What is the first thing that comes to mind when you think of a storage system? Well, rotating disks! Storage has been traditionally consumed either in the form of block storage or as files. Irrespective of the consumption model, data gets persisted/retrieved on physical disks or Flash using protocols (such as Small Computer System Interface (‘SCSI’), or NVM Express (‘NVMe’) that have been standardized over decades. Traditionally, the role of the storage system has been lowest in the food chain, with very little visibility or understanding of the data contents. Instead of talking to the storage system in terms of “Retrieve record X,” we talk to it as “Retrieve block address Y.” File systems provide an incremental layer of abstraction in the form of “Retrieve file Z created by Alice”. File-related metadata and extended attributes provide limited visibility into data, and aid data search based on key-value metadata attributes.
Database systems have existed since the 1960’s. Most people remember databases as data organized in a relational model with ACID (Atomicity, Consistency, Isolation, Durability) read/write properties. A database in some sense can be considered as a specialized storage system that can persist, retrieve, and analyze data records. Enterprise data was broadly categorized into structured and unstructured data – databases were geared towards structured data that can be normalized into a relational form, while a generic storage system caters to the majority of the data in the enterprise, which is typically unstructured. Analogous to block and file protocols, databases created the SQL language to allow applications to store, retrieve, and analyze data. In the late 1990’s/early 2000’s, databases differentiated themselves on query optimization, handing of complex transaction processing, and efficient caching, buffering, and mutual exclusion implementations. The actual persistence layer for data was mostly handled using standard Volume Managers for block storage or, less commonly, running on top of file systems.
Fast forward to today. Data continues to grow at a phenomenal rate, with medium-sized organizations operating at petabyte scale! Over the years, two key shifts have become mainstream within enterprises (thanks to Web 2.0 companies leading the way in their journey to becoming “data marts”):
- Mainstream adoption of semi-structured data: a new category of data that could not be represented in the traditional relational model, yet had enough of structured data records such that it wasn`t optimal to simply retrieve and analyze using a generic block/file interfaces. This category represents a rapidly growing corpus of data in the form of documents (MongoDB), sparse multi-column (Cassandra), graph (Neo4j), data-structures (Redis), etc.
- Relaxation of SQL semantics: this was led by the classic CAP theorem that legalized the idea of trade-offs in data processing at scale. The NoSQL revolution revisited semantics (not necessarily the syntax as it is commonly misunderstood) to explore areas where applications could gain better performance and scaling in exchange for having limited transaction granularity, optimistic concurrency control, table joins, etc.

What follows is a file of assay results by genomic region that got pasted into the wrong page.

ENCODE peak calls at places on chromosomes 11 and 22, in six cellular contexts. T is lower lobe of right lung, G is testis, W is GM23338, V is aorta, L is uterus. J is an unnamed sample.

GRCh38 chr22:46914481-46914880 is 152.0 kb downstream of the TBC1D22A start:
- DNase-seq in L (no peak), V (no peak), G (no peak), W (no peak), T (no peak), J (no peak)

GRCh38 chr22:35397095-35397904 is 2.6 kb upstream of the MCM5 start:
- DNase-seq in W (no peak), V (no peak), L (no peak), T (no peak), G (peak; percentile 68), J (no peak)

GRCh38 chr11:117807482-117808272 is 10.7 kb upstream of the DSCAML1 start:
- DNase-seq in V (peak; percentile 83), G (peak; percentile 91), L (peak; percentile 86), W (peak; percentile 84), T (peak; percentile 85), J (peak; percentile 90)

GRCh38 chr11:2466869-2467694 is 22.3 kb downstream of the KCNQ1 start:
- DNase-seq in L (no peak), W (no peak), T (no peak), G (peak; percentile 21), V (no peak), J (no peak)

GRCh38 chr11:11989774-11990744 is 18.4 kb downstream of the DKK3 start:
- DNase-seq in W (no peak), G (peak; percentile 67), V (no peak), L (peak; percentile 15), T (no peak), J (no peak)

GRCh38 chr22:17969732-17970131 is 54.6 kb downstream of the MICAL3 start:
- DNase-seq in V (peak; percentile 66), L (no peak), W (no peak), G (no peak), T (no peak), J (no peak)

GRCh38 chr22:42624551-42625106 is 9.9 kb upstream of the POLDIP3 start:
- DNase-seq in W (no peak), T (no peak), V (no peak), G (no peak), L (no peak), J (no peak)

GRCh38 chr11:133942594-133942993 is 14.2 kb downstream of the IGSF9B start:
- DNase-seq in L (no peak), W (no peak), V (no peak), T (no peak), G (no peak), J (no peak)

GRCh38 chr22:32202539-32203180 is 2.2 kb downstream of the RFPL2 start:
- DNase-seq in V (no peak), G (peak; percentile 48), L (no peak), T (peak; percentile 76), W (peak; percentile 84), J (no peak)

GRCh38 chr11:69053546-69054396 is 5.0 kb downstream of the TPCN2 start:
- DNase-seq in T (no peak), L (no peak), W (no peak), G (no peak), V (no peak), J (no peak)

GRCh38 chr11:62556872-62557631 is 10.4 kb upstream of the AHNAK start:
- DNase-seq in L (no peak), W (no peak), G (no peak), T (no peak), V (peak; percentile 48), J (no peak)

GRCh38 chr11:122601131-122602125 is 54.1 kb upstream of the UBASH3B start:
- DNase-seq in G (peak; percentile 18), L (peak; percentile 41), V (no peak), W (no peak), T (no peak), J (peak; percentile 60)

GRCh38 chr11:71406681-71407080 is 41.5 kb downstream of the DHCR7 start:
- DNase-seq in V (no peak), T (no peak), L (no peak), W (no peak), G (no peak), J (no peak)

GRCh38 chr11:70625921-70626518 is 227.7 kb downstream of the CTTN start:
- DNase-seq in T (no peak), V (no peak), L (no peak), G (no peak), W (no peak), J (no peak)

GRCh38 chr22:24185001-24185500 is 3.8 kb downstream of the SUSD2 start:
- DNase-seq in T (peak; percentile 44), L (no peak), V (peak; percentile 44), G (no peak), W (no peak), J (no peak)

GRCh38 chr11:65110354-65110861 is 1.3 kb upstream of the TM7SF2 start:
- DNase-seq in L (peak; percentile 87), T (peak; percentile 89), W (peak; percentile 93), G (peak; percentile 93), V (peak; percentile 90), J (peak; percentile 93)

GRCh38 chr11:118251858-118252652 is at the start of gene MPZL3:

Complementing these shifts in data processing, enterprise storage systems have also evolved from their traditional monolithic roots into a scale-out, policy-driven architecture commonly referred to as Software Defined Storage (‘SDS’). Scale-out architectures across the storage as well as database domains all inherit a common set of asynchronous distributed coordination problems, often leveraging well-known techniques from the distributed systems research.
The combined results of these shifts have blurred the boundaries between a modern NoSQL/NewSQL database and an enterprise scale-out storage system. The main focus of both these systems was a scale-out architecture, with the database systems additionally specializing on interfaces for storing, retrieving, and analyzing data records defined in specific formats. A NoSQL system such as Cassandra, MongoDB, Neo4j, etc., invests a significant effort in developing a custom scale-out persistence layer. HBase, for instance, clearly delineates the scale-out storage layer and leverages HDFS (Hadoop Distributed File System) — this is not necessarily optimal compared to a custom implementation, but I cite it as an example for separation of concerns w.r.t. the data interface and scale-out persistence functionality. The differentiated functionality of the data interface layer (namely indexing, query optimization, transactions support, etc.) has become less of a differentiator at scale.
In summary, the distinction between a data management system and a storage system is blurring. Currently, there is an interplay of two forces within the industry:
a) Databases continuing to develop specialized data interfaces. While the majority of data corpus within the enterprise is unstructured, the industry will increasingly leverage systems that offer specialized data record formats as and when they become viable.
b) Storage systems continuing to evolve into content analysis platforms. With the collocation of compute and storage in modern scale-out storage architectures, it has become a feasible option to push compute to where the data is located. In other words, data analysis micro-services (packaged as containers) can now extend the storage system’s role from a mere persistence layer to a customizable data management platform.